Bruce Carleton


Research Interests

Adverse drug reactions (ADRs)
Drug safety and effectiveness
Clinical pharmacology

Relevant Degree Programs

Affiliations to Research Centres, Institutes & Clusters


Research Methodology

genotyping, sequencing, genomic analysis, statistical genetics


Master's students
Doctoral students
Postdoctoral Fellows
Any time / year round

There are numerous opportunities for pursuing doctoral and post-doctoral research using state of the art genotyping and sequencing platforms to identify the genetic determinants of severe adverse drug reactions (ADRs) in paediatric and adult populations. In close collaboration with the CPNDS active surveillance network, genetic association and validation studies are being performed to define ADR causal genes and to develop diagnostic tests to offer personalized therapeutic recommendations for commonly used drugs. Current pharmacogenomics and surveillance focuses are: cisplatin, anthracyclines, vincristine, warfarin, codeine, inhaled corticosteroids, 5-HT3 antagonists (antiemetics), and drugs used in the treatment of Hepatitis C. Other projects include the development of clinical practice guidelines for six drugs, and knowledge translation to implement pharmacogenomic testing in clinical practice.

I am open to hosting Visiting International Research Students (non-degree, up to 12 months).

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Postdoctoral Fellows

Graduate Student Supervision

Doctoral Student Supervision (Jan 2008 - Nov 2019)
Teratogenicity and perinatal outcomes associated with epilepsy and the use of antiepileptic drugs (2017)

Background and Objectives: Epilepsy complicates 0.3 – 0.7% of all pregnancies in developed countries. There is a lack of consensus on appropriate antiepileptic drug (AED) regimens, folic acid supplementation, delivery management, and breastfeeding guidance. This thesis examines how women with epilepsy in British Columbia (BC) and throughout Canada are being managed to concurrently control seizures, decrease teratogenicity and optimize obstetric and perinatal outcomes.Design and Methods: Using BC linked administrative data, I examined utilization of AEDs, teratogenicity and small for gestational age (SGA) outcomes in infants exposed to newer generation AED monotherapy in utero. Using the Canadian Community Health Survey Cycle 3.1, I compared rates of preconceptual folic acid supplementation and breastfeeding among women with and without epilepsy. Using data from the BC Perinatal Data Registry, I compared rates and indications for induction of labour and cesarean section among women with and without epilepsy.Results: Our study on the BC population demonstrates no risk for both major malformations and SGA outcomes with newer generation AED monotherapy such as gabapentin, topiramate and lamotrigine. While pregabalin was not found to increase the risk for major malformations, it is possible that it does increase the risk for SGA outcomes. Newer generation AEDs were less frequently prescribed during pregnancy than older generation AEDs. Women with epilepsy in Canada were no more likely to supplement with folic acid and were significantly less likely to breastfeed when compared to women without epilepsy. In BC, when compared to women without epilepsy, women with epilepsy were significantly more likely to deliver via cesarean section, induction of labour, assisted vaginal delivery, epidural or general anesthesia. Significant differences observed between women with and without epilepsy in the indications provided for cesarean section included breech, fetal malposition and “Other;” and “Maternal Condition” for those undergoing induction of labour.Conclusion: In women with epilepsy, pregnancy management is best implemented preconceptually. This includes planning for sufficient time to transition to the appropriate AED therapy, and to initiate folic acid supplementation. During preconceptual counselling, women with epilepsy of childbearing age should be apprised of delivery options and encouraged to attempt breastfeeding.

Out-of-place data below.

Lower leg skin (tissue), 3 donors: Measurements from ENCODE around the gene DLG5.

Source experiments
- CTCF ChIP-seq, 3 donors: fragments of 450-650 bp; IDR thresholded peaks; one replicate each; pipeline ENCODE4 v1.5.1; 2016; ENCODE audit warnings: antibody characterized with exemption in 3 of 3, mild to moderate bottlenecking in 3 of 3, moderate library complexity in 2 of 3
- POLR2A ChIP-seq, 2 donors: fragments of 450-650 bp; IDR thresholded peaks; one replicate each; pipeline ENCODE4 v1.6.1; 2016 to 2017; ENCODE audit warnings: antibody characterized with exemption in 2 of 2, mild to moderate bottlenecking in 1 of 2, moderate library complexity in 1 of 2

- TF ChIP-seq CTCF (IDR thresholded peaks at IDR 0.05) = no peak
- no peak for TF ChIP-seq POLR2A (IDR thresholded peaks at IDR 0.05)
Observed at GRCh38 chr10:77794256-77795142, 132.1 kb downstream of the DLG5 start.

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The clinical and pharmacogenomic determinants of interferon beta induced liver injury in multiple sclerosis (2016)